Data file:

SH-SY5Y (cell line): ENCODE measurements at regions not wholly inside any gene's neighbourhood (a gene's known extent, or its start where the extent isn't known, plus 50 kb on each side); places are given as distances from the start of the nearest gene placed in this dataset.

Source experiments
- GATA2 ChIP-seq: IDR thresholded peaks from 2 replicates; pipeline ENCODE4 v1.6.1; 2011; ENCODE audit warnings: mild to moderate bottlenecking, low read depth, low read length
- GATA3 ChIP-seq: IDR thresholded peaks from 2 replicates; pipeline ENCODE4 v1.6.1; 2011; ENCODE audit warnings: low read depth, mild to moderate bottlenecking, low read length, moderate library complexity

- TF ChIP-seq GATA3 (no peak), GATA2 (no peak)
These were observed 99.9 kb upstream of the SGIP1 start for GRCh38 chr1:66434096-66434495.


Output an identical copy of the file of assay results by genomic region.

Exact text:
SH-SY5Y (cell line): ENCODE measurements at regions not wholly inside any gene's neighbourhood (a gene's known extent, or its start where the extent isn't known, plus 50 kb on each side); places are given as distances from the start of the nearest gene placed in this dataset.

Source experiments
- GATA2 ChIP-seq: IDR thresholded peaks from 2 replicates; pipeline ENCODE4 v1.6.1; 2011; ENCODE audit warnings: mild to moderate bottlenecking, low read depth, low read length
- GATA3 ChIP-seq: IDR thresholded peaks from 2 replicates; pipeline ENCODE4 v1.6.1; 2011; ENCODE audit warnings: low read depth, mild to moderate bottlenecking, low read length, moderate library complexity

- TF ChIP-seq GATA3 (no peak), GATA2 (no peak)
These were observed 99.9 kb upstream of the SGIP1 start for GRCh38 chr1:66434096-66434495.